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Marriage Medal

Marriage Medal.  A medallic item issued on the occasion of a marriage or on the anniversary of a marriage. The most obvious design, of course, is portraits of the wedded couple. In addition to medals issued at the time of a wedding ceremony, anniversary medals have been issued on significant anniversaries. Most medallic companies offered stock medals for engagement, marriage and wedding anniversary themes. These dies could, of course, be engraved, or struck pieces inscribed to customize for any couple or occasion.

Royal families have issued marriage medals for centuries. The custom continues to he present, as exemplified by marriage medals issued for royal families in England, Bulgaria, Denmark, Sweden and The Netherlands.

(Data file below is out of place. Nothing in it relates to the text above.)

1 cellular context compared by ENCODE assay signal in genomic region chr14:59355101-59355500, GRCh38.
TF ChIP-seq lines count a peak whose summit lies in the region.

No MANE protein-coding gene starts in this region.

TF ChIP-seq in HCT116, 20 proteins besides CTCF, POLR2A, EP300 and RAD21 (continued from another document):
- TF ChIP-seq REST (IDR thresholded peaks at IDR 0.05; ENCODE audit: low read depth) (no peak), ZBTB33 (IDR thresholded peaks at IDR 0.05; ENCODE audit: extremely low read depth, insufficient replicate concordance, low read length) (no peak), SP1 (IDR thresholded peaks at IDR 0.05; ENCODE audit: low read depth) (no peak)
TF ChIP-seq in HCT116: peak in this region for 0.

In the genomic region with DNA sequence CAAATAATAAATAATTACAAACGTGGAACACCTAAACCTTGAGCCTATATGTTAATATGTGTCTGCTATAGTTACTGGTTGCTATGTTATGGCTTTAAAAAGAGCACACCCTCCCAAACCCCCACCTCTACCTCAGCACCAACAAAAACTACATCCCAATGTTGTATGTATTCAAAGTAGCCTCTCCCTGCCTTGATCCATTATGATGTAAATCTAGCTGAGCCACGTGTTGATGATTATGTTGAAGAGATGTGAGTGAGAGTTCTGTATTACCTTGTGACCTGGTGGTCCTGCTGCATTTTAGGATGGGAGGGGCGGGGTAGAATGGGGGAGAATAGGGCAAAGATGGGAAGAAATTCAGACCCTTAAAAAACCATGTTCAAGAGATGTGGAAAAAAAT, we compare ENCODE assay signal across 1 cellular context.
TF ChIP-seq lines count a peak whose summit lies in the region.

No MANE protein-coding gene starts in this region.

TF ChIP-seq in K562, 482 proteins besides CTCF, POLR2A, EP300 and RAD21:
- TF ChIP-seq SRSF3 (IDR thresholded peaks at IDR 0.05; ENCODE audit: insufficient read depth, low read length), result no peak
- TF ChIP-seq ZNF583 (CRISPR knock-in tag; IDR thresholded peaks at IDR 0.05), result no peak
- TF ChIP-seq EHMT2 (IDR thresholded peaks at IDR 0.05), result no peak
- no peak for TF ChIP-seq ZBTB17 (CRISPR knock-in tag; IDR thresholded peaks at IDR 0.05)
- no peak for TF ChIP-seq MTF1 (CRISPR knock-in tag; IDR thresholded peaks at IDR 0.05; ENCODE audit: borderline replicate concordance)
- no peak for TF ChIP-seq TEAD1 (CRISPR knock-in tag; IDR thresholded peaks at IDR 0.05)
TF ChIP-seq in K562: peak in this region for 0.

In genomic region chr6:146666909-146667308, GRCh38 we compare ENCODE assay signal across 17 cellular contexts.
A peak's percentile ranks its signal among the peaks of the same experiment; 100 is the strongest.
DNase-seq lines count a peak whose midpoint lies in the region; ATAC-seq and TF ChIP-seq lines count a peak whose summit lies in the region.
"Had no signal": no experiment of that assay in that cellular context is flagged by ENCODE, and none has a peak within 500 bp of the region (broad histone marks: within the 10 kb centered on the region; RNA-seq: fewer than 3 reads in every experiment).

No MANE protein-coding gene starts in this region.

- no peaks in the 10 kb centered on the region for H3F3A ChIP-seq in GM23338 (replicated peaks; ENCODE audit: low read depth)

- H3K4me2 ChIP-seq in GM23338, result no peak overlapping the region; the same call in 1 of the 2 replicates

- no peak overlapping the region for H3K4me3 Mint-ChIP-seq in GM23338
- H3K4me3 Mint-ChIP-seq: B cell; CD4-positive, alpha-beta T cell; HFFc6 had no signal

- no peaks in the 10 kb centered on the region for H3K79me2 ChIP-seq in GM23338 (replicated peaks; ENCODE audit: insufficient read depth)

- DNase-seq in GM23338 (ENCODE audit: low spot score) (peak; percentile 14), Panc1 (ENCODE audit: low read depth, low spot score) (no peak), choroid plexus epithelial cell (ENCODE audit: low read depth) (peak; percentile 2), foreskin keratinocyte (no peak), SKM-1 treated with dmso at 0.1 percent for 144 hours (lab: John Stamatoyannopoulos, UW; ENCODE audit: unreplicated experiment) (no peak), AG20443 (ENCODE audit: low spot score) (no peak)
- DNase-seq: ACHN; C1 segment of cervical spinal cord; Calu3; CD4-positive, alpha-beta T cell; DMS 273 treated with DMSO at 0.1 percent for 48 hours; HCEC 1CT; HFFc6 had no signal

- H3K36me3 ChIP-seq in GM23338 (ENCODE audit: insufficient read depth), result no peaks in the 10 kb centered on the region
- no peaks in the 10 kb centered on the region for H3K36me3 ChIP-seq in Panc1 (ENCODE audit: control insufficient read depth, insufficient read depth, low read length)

Wedding anniversary medals are issued for the more important anniversaries, particularly 25th, 50th, 60th, and infrequently for the 40th or 75th. These are often instigated and sponsored by the children more so than anyone else. A wide range of marriage and wedding anniversary medals exist, from elaborately executed to stock designs. Royalty, wealthy and famous families have issued these medals, but so also have common folk. Generally only a sufficient quantity of marriage medals are struck to dispense to the relatives and friends who attend the wedding or anniversary celebration.

The United States Mint struck two marriage medals. One in 1821 for Robert and Louisa Gilmore (50th anniversary, Julian PE-13) and one in 1856 for Samuel and Mary Bell (25th anniversary, PE-5). Julian reports Mint Director James Ross Snowden traded restrikes of the Gilmore medal for coins he wanted in the mint collection. Otherwise marriage medals are seldom reissued or restruck.

In Germany oval wedding anniversary medals with loop for suspension, heavily enameled and jewel encrusted were called gnadenmadillen. These were popular among princes in the Holy Roman Empire.


O37   {1977} Julian.

NE40 {1984} Junge p 118.

excerpted with permission from

An Encyclopedia of Coin and Medal Technology

For Artists, Makers, Collectors and Curators


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